The pace can be relaxed, but it does require discipline. Unless you’re writing for an event, you can usually negotiate deadlines.

You can choose to write shorter pieces, which require less time and are less stressful. When you’re writing from retirement, you’ll have more time to research, interview and thoroughly read the target publication. You’ll have time to polish the copy at a more relaxed pace.

What is the income potential in passion-based writing?

If your goal is to consistently earn money from writing, it’s even more important for you to understand your history and motivation. Authenticity will attract people and opportunities to you.

Writing is a way to create new meaningful relationships. If you take the time to figure out what you care about, create a message about it that the world needs, and make a lasting contribution, then that conviction will help you.

After building relationships and getting a few articles published, you may find it relatively easy to find paid opportunities.

When you’re writing about things you’re passionate about, you’ll have fun even if you don’t get a writing project out of it. The more you enjoy the topic, the more you’ll network and the more people you’ll meet.

Writing is always about mutually beneficial relationships, which is hugely valuable in retirement. Writing is a tool to create multiple communities of people who love the things you love.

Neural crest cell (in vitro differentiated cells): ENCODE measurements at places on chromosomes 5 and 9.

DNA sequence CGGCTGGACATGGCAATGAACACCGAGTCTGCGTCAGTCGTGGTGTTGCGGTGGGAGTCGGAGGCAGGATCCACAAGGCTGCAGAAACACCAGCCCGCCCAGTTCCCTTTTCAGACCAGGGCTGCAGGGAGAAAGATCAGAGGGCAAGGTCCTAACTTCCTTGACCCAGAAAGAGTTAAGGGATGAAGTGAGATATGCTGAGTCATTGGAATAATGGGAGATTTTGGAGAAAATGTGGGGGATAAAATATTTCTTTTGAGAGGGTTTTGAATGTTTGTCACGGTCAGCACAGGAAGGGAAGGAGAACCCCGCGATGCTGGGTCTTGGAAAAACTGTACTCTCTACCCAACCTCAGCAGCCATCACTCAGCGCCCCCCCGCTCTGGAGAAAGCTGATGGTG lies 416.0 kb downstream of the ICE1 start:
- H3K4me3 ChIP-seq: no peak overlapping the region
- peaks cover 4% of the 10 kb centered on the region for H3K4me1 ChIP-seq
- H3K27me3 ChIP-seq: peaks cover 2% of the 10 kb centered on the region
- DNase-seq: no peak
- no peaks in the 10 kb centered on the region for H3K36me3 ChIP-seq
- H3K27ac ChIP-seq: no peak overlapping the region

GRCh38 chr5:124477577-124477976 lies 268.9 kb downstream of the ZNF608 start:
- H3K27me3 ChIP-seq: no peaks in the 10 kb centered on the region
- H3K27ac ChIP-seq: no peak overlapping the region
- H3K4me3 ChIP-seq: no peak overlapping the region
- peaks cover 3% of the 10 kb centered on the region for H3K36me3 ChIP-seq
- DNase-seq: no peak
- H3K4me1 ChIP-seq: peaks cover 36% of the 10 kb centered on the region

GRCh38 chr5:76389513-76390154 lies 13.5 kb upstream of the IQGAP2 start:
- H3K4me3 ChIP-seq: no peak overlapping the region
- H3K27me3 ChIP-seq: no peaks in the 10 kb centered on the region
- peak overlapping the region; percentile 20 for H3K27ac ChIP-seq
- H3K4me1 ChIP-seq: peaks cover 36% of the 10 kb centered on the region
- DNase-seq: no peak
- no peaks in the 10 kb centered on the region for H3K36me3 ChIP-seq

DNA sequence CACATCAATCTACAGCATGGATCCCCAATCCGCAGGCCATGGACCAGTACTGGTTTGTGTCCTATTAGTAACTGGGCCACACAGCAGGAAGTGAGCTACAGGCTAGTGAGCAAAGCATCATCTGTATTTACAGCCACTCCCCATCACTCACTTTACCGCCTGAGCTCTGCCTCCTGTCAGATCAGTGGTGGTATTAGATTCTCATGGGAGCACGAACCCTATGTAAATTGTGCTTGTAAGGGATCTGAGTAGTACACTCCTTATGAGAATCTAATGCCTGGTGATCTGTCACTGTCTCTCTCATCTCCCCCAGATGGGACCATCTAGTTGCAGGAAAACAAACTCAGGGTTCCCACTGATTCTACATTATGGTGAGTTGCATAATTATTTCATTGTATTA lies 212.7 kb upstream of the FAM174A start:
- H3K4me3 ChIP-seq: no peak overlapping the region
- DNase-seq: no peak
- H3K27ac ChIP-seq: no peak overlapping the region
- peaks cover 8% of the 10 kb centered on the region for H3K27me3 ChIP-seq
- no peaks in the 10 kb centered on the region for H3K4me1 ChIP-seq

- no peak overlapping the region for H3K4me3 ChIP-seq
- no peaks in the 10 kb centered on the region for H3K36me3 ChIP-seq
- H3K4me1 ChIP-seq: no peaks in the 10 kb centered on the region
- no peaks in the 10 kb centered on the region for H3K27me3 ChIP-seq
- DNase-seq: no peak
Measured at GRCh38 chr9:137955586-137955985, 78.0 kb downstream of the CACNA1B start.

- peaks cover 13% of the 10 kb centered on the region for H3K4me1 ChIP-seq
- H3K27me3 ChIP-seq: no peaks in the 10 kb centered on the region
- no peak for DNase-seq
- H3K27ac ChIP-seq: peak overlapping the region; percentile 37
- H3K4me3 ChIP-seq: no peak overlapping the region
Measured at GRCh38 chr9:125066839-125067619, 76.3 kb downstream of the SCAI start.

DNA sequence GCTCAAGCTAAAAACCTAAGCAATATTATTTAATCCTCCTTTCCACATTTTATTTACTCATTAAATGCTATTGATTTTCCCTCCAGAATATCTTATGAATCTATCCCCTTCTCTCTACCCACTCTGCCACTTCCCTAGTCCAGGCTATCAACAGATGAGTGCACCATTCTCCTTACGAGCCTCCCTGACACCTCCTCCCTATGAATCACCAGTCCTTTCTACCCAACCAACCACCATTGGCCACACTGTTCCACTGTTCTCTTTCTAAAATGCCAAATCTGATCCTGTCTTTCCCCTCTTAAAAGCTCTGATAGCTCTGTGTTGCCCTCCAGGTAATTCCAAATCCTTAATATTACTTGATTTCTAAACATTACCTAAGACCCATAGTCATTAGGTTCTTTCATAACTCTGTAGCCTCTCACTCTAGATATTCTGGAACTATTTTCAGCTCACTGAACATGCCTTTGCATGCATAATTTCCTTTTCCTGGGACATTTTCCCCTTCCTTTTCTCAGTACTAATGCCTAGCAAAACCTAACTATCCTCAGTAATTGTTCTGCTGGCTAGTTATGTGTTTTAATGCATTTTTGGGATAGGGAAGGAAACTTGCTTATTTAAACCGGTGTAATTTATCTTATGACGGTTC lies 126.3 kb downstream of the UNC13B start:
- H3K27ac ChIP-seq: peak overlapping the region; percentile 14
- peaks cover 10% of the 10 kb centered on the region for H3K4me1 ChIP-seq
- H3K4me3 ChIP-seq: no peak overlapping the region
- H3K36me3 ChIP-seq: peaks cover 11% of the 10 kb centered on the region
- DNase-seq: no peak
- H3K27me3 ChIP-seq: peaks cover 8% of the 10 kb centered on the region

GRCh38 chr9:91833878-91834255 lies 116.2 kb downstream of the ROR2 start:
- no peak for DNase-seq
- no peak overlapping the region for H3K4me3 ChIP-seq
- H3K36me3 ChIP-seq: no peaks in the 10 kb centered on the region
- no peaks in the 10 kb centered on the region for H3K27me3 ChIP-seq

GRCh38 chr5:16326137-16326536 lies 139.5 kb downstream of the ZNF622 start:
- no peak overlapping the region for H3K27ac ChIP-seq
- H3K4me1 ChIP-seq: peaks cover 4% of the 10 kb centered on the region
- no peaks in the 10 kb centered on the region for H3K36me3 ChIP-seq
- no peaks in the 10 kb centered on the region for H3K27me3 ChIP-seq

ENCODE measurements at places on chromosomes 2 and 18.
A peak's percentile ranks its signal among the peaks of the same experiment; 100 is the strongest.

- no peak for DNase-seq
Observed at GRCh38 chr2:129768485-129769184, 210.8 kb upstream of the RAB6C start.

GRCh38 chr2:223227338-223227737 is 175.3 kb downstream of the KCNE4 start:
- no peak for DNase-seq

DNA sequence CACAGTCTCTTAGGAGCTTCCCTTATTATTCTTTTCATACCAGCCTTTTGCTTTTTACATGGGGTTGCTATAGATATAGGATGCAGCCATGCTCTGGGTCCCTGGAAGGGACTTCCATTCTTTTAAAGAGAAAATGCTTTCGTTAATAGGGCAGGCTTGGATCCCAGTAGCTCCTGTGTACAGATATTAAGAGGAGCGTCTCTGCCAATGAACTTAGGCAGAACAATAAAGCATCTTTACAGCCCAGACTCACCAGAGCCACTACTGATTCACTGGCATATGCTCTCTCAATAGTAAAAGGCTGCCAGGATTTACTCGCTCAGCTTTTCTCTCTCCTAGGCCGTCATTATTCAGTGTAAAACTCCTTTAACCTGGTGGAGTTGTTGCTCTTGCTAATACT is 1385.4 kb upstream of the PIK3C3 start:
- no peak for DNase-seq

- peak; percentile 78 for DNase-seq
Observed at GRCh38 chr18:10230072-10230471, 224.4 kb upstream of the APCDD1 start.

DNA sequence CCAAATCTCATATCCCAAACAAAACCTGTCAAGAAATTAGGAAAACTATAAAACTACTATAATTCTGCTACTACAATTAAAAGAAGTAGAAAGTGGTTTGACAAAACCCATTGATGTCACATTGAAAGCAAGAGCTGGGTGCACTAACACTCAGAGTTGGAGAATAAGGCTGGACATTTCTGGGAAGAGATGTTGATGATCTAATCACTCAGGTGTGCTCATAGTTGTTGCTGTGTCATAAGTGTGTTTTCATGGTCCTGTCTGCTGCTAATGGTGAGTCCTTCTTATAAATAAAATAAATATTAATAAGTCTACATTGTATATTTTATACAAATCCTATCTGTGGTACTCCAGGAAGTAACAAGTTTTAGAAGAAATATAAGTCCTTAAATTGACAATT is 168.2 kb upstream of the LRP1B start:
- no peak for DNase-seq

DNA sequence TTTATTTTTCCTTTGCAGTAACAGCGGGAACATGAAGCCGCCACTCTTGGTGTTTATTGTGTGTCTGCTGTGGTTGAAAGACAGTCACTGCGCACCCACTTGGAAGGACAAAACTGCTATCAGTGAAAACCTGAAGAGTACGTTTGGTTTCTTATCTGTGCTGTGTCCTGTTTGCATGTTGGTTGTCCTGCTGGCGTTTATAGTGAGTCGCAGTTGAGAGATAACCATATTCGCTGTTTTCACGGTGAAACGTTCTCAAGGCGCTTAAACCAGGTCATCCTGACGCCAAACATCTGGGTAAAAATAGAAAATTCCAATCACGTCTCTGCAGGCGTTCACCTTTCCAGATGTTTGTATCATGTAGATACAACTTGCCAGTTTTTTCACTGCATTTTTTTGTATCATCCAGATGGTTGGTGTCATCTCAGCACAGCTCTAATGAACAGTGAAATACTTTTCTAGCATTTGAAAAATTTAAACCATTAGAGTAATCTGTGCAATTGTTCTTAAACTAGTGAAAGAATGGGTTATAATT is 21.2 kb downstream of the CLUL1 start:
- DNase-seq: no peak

How can listeners learn more about you?

Email: Kathleen.m.fink@gmail.com

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Thanks again for your support!

Till next time,

-Ed

  • Mary Rose

    I highly enjoyed listening to this broadcast, not only for the information but also to hear the passion in Kathleen’s voice. I’ve hesitated to focus on a passion of my own, thinking I’d never make any money at it. But when I talk about this subject I love, people often laugh with delight and tell me I sound so passionate. As I listened to Kathleen, I thought: what would it be like to *live out* such a passionate life, to take the chance, as Ed suggested, that I might make real money at it after all. OK, Ed and Kathleen, I’m in. I’m going to pursue my passion and see just where this path leads me.

    • edgandia

      Awesome! Glad to hear this episode inspired you, Mary Rose! Thanks for checking it out and letting us know. 😉

    • Fellow Writer and Boomer

      It’s been two years, how has the passionate writing life fared?

  • Mia Sherwood Landau

    This is a terrific interview, super-inspiring for those of us who have great enthusiasm and excitement about sharing what we know for the rest of our lives. Kathleen is a wonderful role model! Thanks for taking the time to record and post this interview, Ed.

    • edgandia

      You bet! Thank you for checking it out, Mia. Kathleen will be thrilled to read your comment.

  • Angie Mangino

    Passion, when expressed through skilled writing, is what separates the exceptional writer from the mediocre one, whatever the writer’s age. What a wonderful interview!

    • edgandia

      That’s a very good point — and a beautiful way of expressing it, Angie! Thank you. 🙂